“ST P P M” (St Pancras Parish, Middlesex)

Above: In Lincoln’s Inn Fields, London WC2.

Malcolm Tucker wrote in GLIAS Notes and news — February 1976:

“Members will be familiar with the cast iron bollards, to be seen particularly at street corners and in alleyways in inner London, which prevent vehicles from mounting the kerb or entering footpaths. There are as necessary in this age dominated by the motor vehicle as they were 150 years ago when streets were ill paved and kerb lines undefined.

New cast iron bollards based on traditional styles are again being installed in some boroughs, for they have been found to be much stronger than their concrete counterparts. I gather, however, that at least one outer London borough will not use them because of the damage they might cause to a car travelling at speed. The new bollards can be distinguished by their slimmer lines and the lack of encrustations of paint.

The older bollards, often with the name or initials of the parish vestry which installed them, are of recognised historical value and the Borough of Camden is notably keen to conserve such street furniture. This may necessitate removal, storage and later re-erection on some quite different site, so archaeologists beware! In Highgate Road, Kentish Town (National Grid Reference TQ 288855) is one which started life in 1817 in “Sommers Town” (sic), nearly two miles to the south near the Euston Road. Not far away in Gordon House Road (TQ 284 857) are some massive bollards emblazoned “G IV R” which must have been taken from the Crown Commissioners’ land near Regents Park. Camden Passage, despite its name, is in the heart of Islington (TQ 316 835). There, beside a bollard from St John’s Parish, Clerkenwell, is one with the initials “ST P P M” (St Pancras Parish, Middlesex), which the neighbouring borough of Camden should claim back as one of theirs. Do members know of any other such examples? There are some early bollards, for instance in Finsbury, which look like small cannon, complete with flared muzzles topped with a hemispherical ball. When the Napoleonic Wars ended, ironworks had surplus productive capacity to divert from armaments to peaceful purposes and this probably accounts for the resemblance. Around the Tower of London there are some real cannon used as bollards, which were captured from the enemy during the Peninsular War (information from Christine Vialls). They can be easily recognised by their larger size and the sealing of the hole with wood, cement or iron.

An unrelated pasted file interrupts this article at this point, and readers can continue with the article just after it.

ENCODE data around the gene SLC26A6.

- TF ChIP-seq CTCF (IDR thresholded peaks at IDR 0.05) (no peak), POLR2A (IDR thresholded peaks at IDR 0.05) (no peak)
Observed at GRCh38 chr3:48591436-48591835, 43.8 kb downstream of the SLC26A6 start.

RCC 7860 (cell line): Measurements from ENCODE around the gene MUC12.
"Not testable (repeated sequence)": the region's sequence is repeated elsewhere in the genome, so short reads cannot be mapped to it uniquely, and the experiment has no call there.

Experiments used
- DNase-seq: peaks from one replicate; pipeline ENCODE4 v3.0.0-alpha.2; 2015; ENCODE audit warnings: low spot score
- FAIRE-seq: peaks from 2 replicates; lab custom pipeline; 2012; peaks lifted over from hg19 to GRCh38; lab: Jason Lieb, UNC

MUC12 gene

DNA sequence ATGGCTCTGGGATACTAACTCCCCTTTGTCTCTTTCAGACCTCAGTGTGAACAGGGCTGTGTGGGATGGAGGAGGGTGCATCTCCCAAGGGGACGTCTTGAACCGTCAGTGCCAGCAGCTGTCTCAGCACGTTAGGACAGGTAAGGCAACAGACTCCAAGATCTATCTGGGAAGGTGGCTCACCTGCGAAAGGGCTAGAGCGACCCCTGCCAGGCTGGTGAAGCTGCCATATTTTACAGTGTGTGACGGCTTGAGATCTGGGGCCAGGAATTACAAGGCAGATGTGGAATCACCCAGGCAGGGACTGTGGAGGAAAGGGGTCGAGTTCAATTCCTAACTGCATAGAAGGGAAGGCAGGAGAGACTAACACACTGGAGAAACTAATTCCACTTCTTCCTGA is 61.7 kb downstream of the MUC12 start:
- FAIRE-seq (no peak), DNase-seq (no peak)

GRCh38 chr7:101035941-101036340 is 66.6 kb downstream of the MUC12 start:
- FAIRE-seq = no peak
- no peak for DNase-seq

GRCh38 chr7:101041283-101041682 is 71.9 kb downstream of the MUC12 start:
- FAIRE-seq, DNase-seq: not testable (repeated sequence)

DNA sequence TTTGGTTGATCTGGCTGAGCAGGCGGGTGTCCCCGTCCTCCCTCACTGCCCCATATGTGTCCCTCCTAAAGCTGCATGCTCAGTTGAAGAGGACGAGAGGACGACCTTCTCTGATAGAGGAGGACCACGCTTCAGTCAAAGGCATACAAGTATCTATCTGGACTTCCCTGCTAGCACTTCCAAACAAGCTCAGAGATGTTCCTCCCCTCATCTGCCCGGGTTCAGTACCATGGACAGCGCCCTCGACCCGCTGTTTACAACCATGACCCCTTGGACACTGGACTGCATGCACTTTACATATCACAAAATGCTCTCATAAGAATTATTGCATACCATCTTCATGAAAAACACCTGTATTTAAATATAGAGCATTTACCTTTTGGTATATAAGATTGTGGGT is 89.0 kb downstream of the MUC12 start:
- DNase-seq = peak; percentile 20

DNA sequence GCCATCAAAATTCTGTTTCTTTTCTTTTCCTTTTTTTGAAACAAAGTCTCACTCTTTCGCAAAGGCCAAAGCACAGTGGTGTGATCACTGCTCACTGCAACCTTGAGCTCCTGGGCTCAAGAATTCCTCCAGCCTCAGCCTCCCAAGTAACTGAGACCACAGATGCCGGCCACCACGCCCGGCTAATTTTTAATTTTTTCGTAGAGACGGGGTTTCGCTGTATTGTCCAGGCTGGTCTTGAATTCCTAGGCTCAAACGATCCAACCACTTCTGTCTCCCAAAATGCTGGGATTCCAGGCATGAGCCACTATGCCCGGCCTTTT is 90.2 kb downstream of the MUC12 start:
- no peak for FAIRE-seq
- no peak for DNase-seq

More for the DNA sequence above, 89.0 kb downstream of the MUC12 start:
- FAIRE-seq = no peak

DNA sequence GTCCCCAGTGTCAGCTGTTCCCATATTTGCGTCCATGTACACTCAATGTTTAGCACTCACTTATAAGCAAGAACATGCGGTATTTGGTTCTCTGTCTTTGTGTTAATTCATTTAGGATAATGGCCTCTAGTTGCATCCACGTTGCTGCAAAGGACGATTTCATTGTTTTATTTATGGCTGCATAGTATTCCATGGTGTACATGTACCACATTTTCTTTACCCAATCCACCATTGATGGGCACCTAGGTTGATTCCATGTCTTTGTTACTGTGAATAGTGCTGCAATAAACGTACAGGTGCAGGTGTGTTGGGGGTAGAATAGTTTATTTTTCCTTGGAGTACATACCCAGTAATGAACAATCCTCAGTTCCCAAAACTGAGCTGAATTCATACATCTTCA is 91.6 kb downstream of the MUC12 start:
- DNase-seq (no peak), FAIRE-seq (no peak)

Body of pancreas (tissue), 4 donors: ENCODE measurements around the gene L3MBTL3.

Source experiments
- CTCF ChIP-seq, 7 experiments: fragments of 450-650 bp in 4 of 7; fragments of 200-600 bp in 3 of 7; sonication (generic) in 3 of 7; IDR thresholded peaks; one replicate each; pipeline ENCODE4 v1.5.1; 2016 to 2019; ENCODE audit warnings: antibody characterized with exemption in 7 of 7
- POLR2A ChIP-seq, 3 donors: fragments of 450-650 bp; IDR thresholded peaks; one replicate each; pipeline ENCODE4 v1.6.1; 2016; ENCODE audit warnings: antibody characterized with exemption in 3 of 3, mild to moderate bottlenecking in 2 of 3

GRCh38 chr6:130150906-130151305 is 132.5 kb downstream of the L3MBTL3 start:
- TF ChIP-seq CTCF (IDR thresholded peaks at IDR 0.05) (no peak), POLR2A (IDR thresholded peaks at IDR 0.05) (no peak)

Some bollards appear to serve as boundary markers. I have found a pair beside the kerb in Wenlock Road, Hoxton (TQ 323 831) which seem to define the limits of a canal-side wharf. They are embossed “IMPERI(A)L /SAW/MILLS” and are unusually ornate.

Do any members know of other street bollards erected by private firms?

On the same topic, a black mark to the Borough Engineer of Islington (or is it the City?) for erecting some hideous new bollards in the area north of Smithfield, where a few charming pockets of 18th & 19th century Clerkenwell remain, as in Britton Street, EC1. The new bollards are steel posts of square section and look like over-size matchsticks painted vivid yellow and black.”


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